On June 19, 2018, Bithumb, one of Asia’s largest crypto exchanges, lost $30 million worth of cryptocurrency in a system hack. When the announcement broke at 1 AM UTC on June 20, the cryptocurrency market had already taken an immediate hit. The price of Bitcoin fell over $200 dollars within minutes.
Bithumb quickly suspended all withdrawals and deposits on their system and moved all assets to cold wallet storage.But the question we should all be asking is, why weren’t the assets in cold storage in the first place?
What is a hot wallet and what is a cold wallet?
Here’s the simple difference: hot wallets are connected to the internet while cold wallets are not. This means that the security of hot wallets is dependent on the security of third party service providers, such as exchanges. As long as something is connected to the internet, it is vulnerable to attack. This is why most security-conscious exchanges keep only a small portion of users’ money in hot wallets - it wouldn’t be worth the time of a hacker to only gain access to smalls amount of money.
Many major exchanges, however, are still storing users’ assets in hot wallet. Bittrex now holds more than $2.3 billion in its hot wallet. If they were to get hacked, all of their users would lose their money.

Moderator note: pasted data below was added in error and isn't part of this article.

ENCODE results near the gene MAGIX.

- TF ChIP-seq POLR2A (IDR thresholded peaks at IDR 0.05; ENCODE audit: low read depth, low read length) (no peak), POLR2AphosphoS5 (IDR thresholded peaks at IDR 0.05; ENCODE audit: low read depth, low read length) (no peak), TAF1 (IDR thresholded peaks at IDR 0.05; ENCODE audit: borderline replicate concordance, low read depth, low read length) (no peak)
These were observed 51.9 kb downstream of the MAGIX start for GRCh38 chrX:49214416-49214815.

The loss is real
The cryptocurrency industry already lost $673 million to hacks by the end of the first quarter. One of the biggest heists in history happened to CoinCheck in January, where hackers drained $500 million from their hot wallet, which lacked even multi signatory security, a measure requiring multiple sign-offs before funds can be moved.
While hot wallets allow quick transaction times for users, they pay the price in risk. Crypto exchanges have the responsibility to protect their user’s assets. How many more hacks will it take before we concede that cold storage is the only way to protect our funds?